Sunday, 21 August 2011

Chess Reviews: 185

Here's the first of two columns to round up some more of the recent releases. This one looks at four products on chess openings. All are for advanced players.

The next review column - scheduled for release on Tuesday - will examine products covering all other aspects of the game and then 'Chess Reviews 187' will focus solely on Karsten Mueller's new DVD on Practical Rook Endings.

Beating the Sicilian:
A Grandmaster's Repertoire
Volumes 1 & 2
By GM Viktor Bologan
Volume 1: 6 hours
Volume 2: 5 hours and 40 minutes

It's a long time since John Nunn's famous book, 'Beating the Sicilian', changed the way people played against the popular defence. The 1980s had seen a surge in popularity of the likes of Bb5(+) and the Grand Prix Attack. Dr. Nunn showed White players there was nothing to be afraid of when entering the main lines with 1 e4 2 Nf3 and 3 d4.

Things have changed since then, of course. Computers led to analysis and preparation taking massive leaps forward and whenever a new book or DVD dealing with the White side of Sicilian battles emerges, the subject is usually some anti-Sicilian or other.

I was therefore surprised to see that the two new volumes by the hard-working Viktor Bologan not only borrow the name form Nunn's classic book, but also take the bull firmly by the horns and present a main line repertoire based on the Open Sicilians.

Volume 1 examines the lines after 1 e4 c5 2 Nf3 Nc6 3 d4 cxd4 4 Nxd4. These include:

Maroczy Bind
The Rauzer Attack
The Lowenthal
The Sveshnikov/Cheliabinsk Variations
4 ...Qb6

The Sveshnikov is a really tough nut to crack. This DVD recommends a line to give White a slight positional edge.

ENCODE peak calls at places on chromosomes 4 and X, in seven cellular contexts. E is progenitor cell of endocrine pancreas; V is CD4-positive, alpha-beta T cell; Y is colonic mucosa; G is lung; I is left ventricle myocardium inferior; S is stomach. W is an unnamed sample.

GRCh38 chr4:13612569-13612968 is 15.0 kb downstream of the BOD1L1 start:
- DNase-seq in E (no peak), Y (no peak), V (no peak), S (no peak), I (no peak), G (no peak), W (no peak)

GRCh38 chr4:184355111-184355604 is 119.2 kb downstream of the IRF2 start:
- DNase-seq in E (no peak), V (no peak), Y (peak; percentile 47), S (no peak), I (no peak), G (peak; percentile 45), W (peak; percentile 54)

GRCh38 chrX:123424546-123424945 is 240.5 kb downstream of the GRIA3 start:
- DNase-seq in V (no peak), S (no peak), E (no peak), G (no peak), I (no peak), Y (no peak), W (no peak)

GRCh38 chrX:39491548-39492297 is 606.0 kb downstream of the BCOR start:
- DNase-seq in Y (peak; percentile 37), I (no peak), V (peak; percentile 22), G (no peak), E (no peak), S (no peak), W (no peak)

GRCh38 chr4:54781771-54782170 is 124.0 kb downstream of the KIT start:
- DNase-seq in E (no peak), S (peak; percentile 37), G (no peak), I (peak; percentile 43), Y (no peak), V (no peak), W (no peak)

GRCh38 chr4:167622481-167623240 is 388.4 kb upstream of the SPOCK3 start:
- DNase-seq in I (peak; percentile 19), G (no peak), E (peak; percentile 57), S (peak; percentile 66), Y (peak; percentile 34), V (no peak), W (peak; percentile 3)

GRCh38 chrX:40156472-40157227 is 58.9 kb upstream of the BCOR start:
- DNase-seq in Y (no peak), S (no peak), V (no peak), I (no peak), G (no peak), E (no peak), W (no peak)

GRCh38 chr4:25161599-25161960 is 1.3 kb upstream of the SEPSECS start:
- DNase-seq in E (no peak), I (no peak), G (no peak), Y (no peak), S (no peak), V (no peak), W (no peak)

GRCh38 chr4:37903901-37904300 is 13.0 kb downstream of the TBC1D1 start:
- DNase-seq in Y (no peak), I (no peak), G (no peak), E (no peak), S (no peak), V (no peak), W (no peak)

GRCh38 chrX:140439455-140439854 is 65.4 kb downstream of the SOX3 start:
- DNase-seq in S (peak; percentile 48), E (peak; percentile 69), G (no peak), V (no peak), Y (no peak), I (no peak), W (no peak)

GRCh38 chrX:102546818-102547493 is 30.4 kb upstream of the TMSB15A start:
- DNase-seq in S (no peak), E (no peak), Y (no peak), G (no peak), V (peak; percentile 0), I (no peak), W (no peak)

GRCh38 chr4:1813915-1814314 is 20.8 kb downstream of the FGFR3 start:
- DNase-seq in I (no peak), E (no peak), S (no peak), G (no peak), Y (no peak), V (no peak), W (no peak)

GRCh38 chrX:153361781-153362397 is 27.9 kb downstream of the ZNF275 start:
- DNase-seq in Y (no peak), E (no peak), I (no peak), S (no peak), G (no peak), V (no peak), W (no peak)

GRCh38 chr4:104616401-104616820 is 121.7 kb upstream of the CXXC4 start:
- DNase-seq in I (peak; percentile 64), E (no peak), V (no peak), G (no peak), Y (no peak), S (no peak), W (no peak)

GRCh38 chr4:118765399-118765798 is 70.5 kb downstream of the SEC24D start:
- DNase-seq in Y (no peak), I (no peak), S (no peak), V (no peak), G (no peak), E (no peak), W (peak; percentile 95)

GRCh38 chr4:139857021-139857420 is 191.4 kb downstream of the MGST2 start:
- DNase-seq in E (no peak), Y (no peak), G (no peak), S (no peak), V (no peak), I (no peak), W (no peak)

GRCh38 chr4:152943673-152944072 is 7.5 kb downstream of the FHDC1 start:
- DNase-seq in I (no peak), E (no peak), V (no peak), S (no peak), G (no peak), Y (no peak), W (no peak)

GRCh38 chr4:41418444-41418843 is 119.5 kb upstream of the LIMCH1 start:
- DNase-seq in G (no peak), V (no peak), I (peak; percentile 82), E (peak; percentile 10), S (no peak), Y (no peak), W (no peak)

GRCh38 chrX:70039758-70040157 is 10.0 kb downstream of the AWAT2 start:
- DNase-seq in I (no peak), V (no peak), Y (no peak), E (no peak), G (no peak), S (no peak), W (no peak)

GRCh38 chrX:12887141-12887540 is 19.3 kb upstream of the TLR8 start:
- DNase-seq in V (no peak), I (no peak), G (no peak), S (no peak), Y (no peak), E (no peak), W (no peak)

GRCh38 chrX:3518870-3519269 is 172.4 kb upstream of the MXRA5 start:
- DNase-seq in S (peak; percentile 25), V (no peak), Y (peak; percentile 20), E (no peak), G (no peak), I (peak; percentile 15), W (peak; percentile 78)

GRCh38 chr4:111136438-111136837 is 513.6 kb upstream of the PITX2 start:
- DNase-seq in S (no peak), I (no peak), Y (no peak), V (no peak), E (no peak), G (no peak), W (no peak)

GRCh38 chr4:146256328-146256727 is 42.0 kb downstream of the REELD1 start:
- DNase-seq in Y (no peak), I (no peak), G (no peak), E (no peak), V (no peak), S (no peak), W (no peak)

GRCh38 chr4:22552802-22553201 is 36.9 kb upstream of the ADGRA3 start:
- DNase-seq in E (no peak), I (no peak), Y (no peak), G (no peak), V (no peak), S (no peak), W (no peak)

This should be a familiar position to Sicilian slayers. The recommendation is to enter the variations arising from 11 c4, which leads to a big parting of ways. Bologan analyses 11 ...b4, 11 ...Nd4, 11 ...Qa5+, 11 ...0-0, 11 ...bxc4 and 11 ...Bg5. This little snippet alone brings home the difficulties facing any player who desires to be full prepared in main line openings. Nevertheless, this is a Grandmaster's repertoire, so players wishing to follow in his footsteps will definitely have to be prepared to put in a lot of work.

Volume 2 deals with the Najdorf and the Dragon (and the Dragon/Najdorf hybrid). The Dragon is met by the Yugoslav Attack, with 8 Qd2 instead of lines developing the Bishop to c4. The Najdorf occupies a lot of the space on the DVD; it's a massive subject and probably the best of all the Sicilians. 6 Be3 is the weapon of choice (although some of the illustrative games start with 6 f3 before 7 Be3).

The analysis of 7 ...e5 is very thorough and there are several lectures on the lines arising from 7 ...e6 also.

A third and final volume is in the pipeline, which will cover lines arising from 1 e4 c5 2 Nf3 e6.

As a presenter, Bologan is very professional but his heavily accented, monotone voice can make things hard going at times.